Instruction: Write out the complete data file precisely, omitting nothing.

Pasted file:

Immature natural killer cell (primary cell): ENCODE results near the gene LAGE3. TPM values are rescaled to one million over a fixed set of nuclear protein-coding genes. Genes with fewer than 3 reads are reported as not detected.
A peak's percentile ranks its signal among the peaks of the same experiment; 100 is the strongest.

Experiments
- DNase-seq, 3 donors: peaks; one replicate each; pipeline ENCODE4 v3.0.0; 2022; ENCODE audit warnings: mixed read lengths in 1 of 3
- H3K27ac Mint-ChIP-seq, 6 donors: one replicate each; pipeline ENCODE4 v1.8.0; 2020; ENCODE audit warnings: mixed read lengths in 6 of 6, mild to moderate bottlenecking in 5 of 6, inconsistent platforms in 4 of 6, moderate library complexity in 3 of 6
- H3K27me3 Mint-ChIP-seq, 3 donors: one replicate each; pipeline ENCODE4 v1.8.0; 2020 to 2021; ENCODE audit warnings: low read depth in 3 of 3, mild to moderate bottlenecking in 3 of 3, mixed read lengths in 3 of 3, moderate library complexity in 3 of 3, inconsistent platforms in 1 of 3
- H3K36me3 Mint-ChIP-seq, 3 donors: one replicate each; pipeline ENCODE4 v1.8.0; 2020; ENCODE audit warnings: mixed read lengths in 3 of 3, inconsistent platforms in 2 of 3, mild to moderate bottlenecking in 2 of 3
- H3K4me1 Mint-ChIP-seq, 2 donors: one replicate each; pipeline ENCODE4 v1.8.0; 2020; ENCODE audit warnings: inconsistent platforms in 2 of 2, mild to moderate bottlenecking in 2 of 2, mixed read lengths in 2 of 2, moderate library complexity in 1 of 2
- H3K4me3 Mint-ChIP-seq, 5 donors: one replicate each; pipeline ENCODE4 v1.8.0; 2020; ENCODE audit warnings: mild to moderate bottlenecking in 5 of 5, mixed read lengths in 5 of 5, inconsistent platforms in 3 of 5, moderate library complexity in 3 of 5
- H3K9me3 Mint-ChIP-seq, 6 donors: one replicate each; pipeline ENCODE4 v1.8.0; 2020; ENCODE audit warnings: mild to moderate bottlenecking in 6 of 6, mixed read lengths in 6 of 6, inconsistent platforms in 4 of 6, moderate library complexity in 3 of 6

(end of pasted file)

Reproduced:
Immature natural killer cell (primary cell): ENCODE results near the gene LAGE3. TPM values are rescaled to one million over a fixed set of nuclear protein-coding genes. Genes with fewer than 3 reads are reported as not detected.
A peak's percentile ranks its signal among the peaks of the same experiment; 100 is the strongest.

Experiments
- DNase-seq, 3 donors: peaks; one replicate each; pipeline ENCODE4 v3.0.0; 2022; ENCODE audit warnings: mixed read lengths in 1 of 3
- H3K27ac Mint-ChIP-seq, 6 donors: one replicate each; pipeline ENCODE4 v1.8.0; 2020; ENCODE audit warnings: mixed read lengths in 6 of 6, mild to moderate bottlenecking in 5 of 6, inconsistent platforms in 4 of 6, moderate library complexity in 3 of 6
- H3K27me3 Mint-ChIP-seq, 3 donors: one replicate each; pipeline ENCODE4 v1.8.0; 2020 to 2021; ENCODE audit warnings: low read depth in 3 of 3, mild to moderate bottlenecking in 3 of 3, mixed read lengths in 3 of 3, moderate library complexity in 3 of 3, inconsistent platforms in 1 of 3
- H3K36me3 Mint-ChIP-seq, 3 donors: one replicate each; pipeline ENCODE4 v1.8.0; 2020; ENCODE audit warnings: mixed read lengths in 3 of 3, inconsistent platforms in 2 of 3, mild to moderate bottlenecking in 2 of 3
- H3K4me1 Mint-ChIP-seq, 2 donors: one replicate each; pipeline ENCODE4 v1.8.0; 2020; ENCODE audit warnings: inconsistent platforms in 2 of 2, mild to moderate bottlenecking in 2 of 2, mixed read lengths in 2 of 2, moderate library complexity in 1 of 2
- H3K4me3 Mint-ChIP-seq, 5 donors: one replicate each; pipeline ENCODE4 v1.8.0; 2020; ENCODE audit warnings: mild to moderate bottlenecking in 5 of 5, mixed read lengths in 5 of 5, inconsistent platforms in 3 of 5, moderate library complexity in 3 of 5
- H3K9me3 Mint-ChIP-seq, 6 donors: one replicate each; pipeline ENCODE4 v1.8.0; 2020; ENCODE audit warnings: mild to moderate bottlenecking in 6 of 6, mixed read lengths in 6 of 6, inconsistent platforms in 4 of 6, moderate library complexity in 3 of 6